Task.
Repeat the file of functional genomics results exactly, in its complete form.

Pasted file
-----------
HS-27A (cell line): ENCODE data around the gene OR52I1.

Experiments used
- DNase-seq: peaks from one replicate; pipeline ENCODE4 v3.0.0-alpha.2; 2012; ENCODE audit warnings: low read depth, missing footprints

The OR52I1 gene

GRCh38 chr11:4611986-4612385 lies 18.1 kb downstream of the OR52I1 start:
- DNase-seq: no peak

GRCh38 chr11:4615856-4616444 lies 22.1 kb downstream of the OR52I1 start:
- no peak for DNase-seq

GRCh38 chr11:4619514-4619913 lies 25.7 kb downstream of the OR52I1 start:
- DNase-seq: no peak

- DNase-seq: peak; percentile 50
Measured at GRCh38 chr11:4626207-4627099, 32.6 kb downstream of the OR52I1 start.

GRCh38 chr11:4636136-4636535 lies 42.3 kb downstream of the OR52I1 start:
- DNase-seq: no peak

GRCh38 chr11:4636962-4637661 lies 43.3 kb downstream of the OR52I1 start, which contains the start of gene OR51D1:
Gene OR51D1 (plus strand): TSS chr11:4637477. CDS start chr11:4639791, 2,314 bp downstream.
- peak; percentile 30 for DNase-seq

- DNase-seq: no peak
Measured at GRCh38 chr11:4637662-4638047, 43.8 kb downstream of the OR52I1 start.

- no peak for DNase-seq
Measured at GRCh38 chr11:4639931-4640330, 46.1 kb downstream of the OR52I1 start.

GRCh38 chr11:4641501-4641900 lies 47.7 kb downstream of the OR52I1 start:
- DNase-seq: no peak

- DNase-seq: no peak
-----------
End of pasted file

HS-27A (cell line): ENCODE data around the gene OR52I1.

Experiments used
- DNase-seq: peaks from one replicate; pipeline ENCODE4 v3.0.0-alpha.2; 2012; ENCODE audit warnings: low read depth, missing footprints

The OR52I1 gene

GRCh38 chr11:4611986-4612385 lies 18.1 kb downstream of the OR52I1 start:
- DNase-seq: no peak

GRCh38 chr11:4615856-4616444 lies 22.1 kb downstream of the OR52I1 start:
- no peak for DNase-seq

GRCh38 chr11:4619514-4619913 lies 25.7 kb downstream of the OR52I1 start:
- DNase-seq: no peak

- DNase-seq: peak; percentile 50
Measured at GRCh38 chr11:4626207-4627099, 32.6 kb downstream of the OR52I1 start.

GRCh38 chr11:4636136-4636535 lies 42.3 kb downstream of the OR52I1 start:
- DNase-seq: no peak

GRCh38 chr11:4636962-4637661 lies 43.3 kb downstream of the OR52I1 start, which contains the start of gene OR51D1:
Gene OR51D1 (plus strand): TSS chr11:4637477. CDS start chr11:4639791, 2,314 bp downstream.
- peak; percentile 30 for DNase-seq

- DNase-seq: no peak
Measured at GRCh38 chr11:4637662-4638047, 43.8 kb downstream of the OR52I1 start.

- no peak for DNase-seq
Measured at GRCh38 chr11:4639931-4640330, 46.1 kb downstream of the OR52I1 start.

GRCh38 chr11:4641501-4641900 lies 47.7 kb downstream of the OR52I1 start:
- DNase-seq: no peak

- DNase-seq: no peak